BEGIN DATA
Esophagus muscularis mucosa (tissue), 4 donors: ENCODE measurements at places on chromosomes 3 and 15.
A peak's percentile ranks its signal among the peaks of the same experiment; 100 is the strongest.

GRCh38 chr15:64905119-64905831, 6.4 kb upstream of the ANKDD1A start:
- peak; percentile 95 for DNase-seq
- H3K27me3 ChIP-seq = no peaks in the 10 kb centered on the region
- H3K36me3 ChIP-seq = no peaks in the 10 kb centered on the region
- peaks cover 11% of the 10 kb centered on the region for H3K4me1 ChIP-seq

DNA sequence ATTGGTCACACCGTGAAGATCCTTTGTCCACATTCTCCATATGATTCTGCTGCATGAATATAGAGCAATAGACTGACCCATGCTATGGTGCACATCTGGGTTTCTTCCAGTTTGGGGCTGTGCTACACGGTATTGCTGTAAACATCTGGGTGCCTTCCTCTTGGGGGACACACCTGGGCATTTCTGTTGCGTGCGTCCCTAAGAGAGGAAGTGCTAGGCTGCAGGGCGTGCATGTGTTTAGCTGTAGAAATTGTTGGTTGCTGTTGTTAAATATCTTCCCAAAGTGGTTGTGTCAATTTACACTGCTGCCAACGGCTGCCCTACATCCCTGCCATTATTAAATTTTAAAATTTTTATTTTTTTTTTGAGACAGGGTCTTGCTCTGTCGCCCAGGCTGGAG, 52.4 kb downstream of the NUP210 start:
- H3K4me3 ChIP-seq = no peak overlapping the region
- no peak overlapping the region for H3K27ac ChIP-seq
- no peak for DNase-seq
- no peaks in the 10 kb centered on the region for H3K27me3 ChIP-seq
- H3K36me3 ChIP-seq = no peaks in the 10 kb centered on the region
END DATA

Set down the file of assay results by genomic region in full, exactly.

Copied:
Esophagus muscularis mucosa (tissue), 4 donors: ENCODE measurements at places on chromosomes 3 and 15.
A peak's percentile ranks its signal among the peaks of the same experiment; 100 is the strongest.

GRCh38 chr15:64905119-64905831, 6.4 kb upstream of the ANKDD1A start:
- peak; percentile 95 for DNase-seq
- H3K27me3 ChIP-seq = no peaks in the 10 kb centered on the region
- H3K36me3 ChIP-seq = no peaks in the 10 kb centered on the region
- peaks cover 11% of the 10 kb centered on the region for H3K4me1 ChIP-seq

DNA sequence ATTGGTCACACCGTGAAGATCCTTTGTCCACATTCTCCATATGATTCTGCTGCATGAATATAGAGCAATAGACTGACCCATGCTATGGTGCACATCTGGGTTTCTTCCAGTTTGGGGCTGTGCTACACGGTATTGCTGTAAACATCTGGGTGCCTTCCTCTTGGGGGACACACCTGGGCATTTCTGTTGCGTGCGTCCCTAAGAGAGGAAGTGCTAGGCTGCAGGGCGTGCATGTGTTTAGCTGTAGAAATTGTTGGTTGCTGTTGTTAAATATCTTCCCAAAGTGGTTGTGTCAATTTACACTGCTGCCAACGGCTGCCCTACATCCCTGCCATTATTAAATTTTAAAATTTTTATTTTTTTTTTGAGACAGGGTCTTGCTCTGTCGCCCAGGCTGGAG, 52.4 kb downstream of the NUP210 start:
- H3K4me3 ChIP-seq = no peak overlapping the region
- no peak overlapping the region for H3K27ac ChIP-seq
- no peak for DNase-seq
- no peaks in the 10 kb centered on the region for H3K27me3 ChIP-seq
- H3K36me3 ChIP-seq = no peaks in the 10 kb centered on the region